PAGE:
March 1, 2010 (Vol. 30, No. 5)
Philippe Desjardins Scientific Marketing Consultant Venture Novo, LLC
NanoDrop 8000 Was Designed to Reduce Complexity and Streamline Bioproduction
Simple solutions are increasingly being integrated in the ever-changing bioprocessing environment. As methodologies improve throughout the protein production industry, tools must have the flexibility to adapt quickly to new workflow demands. With process analytical technology (PAT) continuing to bring significant improvements, innovative technologies that can evolve with industry methodologies are essential for bioprocess optimization. The choice of equipment and instrumentation has a great impact on the protein process workflow and on de-bottlenecking steps.
One example of integration of a simple solution is the use of microvolume instrumentation for quality-control testing in Diosynth Biotechnology’s protein processing facility. As the demand to reduce the cost of biotech drugs increases, there is a growing emphasis on how companies like Diosynth perform bioprocessing more effectively, including Quality by Design (QbD) and PAT initiatives.
Microvolume Quality Control
The implementation of microvolume UV testing at-line eliminates batch testing, greatly reducing processing time, and increasing efficiency. Microvolume UV analysis is performed using Thermo Scientific NanoDrop™ 8000 spectrophotometers. Each spectrophotometer measures multiple protein samples using a sample-retention system that requires small amounts (~2 µL) of protein sample. The system uses the inherent physical properties, namely surface tension, to hold samples in place during measurement, eliminating the need for cuvettes, capillaries, or other containment devices.
Optical pedestals hold and measure up to eight microvolume protein samples at a time. The removal of classic containment devices allows the path length between the optical pedestals to change during the measurement cycle. The ability to optimize path length results in an extensive dynamic range of possible protein concentrations that can be measured (e.g., 0.1 mg/mL to 120 mg/mL for HSA), essentially eliminating the need to perform time-consuming dilutions and the errors associated with preparing such dilutions (Figure 1).
Protein concentration monitoring is important for determining the step yield, as well as the capacity and efficiency of a particular protein production run. Downstream processes such as protein purification and buffer exchange for final formulations require accurate protein quantitation for quality control. Previously, batch testing was performed using standard cuvette methodology. Multiple cuvette volumes of product needed to be pulled from the manufacturing line and sent to another area for QC analysis. Results were then sent back to the manufacturing floor to calculate the step yield, determine the amount of product needed for subsequent steps, and make any adjustments to ensure the system reaches a desired target amount.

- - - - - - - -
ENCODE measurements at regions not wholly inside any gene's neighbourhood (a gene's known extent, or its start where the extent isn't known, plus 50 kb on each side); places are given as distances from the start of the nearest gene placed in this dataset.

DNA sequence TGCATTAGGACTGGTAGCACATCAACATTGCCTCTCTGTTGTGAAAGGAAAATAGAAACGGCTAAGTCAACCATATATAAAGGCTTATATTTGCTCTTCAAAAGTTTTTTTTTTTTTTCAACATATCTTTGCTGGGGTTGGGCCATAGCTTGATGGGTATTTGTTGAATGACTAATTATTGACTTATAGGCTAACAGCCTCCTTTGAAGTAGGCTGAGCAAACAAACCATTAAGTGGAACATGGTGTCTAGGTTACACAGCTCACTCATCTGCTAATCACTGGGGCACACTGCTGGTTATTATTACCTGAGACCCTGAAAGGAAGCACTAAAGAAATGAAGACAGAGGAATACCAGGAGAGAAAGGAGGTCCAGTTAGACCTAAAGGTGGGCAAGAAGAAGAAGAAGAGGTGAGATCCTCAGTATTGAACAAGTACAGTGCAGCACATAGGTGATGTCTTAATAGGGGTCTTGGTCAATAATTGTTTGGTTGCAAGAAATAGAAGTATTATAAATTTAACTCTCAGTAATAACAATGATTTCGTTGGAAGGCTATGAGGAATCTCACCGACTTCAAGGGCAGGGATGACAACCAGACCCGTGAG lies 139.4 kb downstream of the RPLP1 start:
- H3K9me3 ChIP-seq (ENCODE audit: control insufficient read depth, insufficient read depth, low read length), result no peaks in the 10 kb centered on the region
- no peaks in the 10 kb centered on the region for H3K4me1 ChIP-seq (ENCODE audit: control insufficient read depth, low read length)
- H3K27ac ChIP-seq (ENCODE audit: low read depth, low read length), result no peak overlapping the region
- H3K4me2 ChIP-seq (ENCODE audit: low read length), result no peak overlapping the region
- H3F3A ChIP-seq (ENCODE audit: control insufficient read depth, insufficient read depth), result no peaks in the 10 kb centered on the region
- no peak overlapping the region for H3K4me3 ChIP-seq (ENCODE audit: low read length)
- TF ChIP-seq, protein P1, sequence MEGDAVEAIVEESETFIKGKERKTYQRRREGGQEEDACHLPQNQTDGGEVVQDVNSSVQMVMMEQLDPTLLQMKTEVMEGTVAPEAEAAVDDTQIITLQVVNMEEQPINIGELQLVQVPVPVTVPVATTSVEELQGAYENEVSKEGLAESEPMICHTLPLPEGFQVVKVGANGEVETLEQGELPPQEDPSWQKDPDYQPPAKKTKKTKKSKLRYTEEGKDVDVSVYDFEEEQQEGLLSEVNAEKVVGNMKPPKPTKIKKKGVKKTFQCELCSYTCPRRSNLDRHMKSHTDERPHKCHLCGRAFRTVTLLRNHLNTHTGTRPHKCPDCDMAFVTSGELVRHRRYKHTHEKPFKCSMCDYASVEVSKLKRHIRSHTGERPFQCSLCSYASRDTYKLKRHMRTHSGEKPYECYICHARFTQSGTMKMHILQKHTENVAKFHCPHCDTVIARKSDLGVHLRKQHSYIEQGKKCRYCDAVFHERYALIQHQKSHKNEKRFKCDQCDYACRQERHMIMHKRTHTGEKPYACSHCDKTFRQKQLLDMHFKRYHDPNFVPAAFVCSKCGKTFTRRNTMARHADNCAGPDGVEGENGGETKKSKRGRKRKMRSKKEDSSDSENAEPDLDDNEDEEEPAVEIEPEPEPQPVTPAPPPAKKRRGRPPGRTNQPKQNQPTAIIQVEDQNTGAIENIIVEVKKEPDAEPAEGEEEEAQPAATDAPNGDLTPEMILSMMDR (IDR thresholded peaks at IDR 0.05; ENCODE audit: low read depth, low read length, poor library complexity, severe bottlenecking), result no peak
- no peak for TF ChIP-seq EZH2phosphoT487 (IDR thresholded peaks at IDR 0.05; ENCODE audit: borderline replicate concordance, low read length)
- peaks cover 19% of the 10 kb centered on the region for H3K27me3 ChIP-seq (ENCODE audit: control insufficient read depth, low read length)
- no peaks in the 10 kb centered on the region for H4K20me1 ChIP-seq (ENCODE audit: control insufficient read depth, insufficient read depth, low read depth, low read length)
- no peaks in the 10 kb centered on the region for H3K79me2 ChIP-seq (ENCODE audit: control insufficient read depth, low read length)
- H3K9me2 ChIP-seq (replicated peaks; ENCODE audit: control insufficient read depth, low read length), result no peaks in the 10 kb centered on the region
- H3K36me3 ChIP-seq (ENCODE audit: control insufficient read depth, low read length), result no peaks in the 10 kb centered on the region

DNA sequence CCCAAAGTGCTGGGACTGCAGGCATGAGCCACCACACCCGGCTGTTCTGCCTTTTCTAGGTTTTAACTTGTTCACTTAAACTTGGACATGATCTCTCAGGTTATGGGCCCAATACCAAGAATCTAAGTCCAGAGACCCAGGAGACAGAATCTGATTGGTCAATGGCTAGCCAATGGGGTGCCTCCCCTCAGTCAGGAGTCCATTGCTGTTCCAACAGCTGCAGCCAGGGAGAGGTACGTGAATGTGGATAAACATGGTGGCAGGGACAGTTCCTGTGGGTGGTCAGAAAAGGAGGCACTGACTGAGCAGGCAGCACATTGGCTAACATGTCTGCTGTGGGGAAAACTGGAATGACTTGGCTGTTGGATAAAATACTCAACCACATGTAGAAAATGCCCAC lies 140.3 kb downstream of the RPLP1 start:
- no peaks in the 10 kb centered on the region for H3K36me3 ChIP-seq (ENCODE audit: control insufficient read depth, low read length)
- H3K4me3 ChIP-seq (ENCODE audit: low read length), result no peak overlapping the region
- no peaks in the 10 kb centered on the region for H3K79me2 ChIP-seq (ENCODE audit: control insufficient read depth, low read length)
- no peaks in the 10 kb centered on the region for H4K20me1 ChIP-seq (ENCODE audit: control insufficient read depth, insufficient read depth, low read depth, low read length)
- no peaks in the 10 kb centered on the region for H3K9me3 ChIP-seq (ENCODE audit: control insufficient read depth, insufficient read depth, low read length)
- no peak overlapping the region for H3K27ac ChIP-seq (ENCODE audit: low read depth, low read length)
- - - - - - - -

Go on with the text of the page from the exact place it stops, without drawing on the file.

The integration of a microvolume analysis system at Diosynth has provided increased confidence in the processing results and fidelity of the end product for several reasons. First, the molecular integrity of the sample remains intact during testing, which is highly preferred from a regulatory standpoint. Second, microsampling reduces waste and allows real-time adjustments to be made immediately at the processing line. Third, the multisample capability of the microvolume UV-Vis system allows for convenient replicate sampling, providing a broader data set for quality assurance. Finally, having a common platform for sample testing facilitates training and integration of this technology throughout a facility.
Microvolume testing allows the iterative process between production and quality control to take place on the protein manufacturing floor in real time. The eight- pedestal system of the NanoDrop 8000, with a measurement time of ~15 seconds for eight samples, allows a large set of data to be generated, which, in turn, provides greater confidence in the condition of the product batch. By performing the analysis directly on the manufacturing floor, adjustments can be made quickly.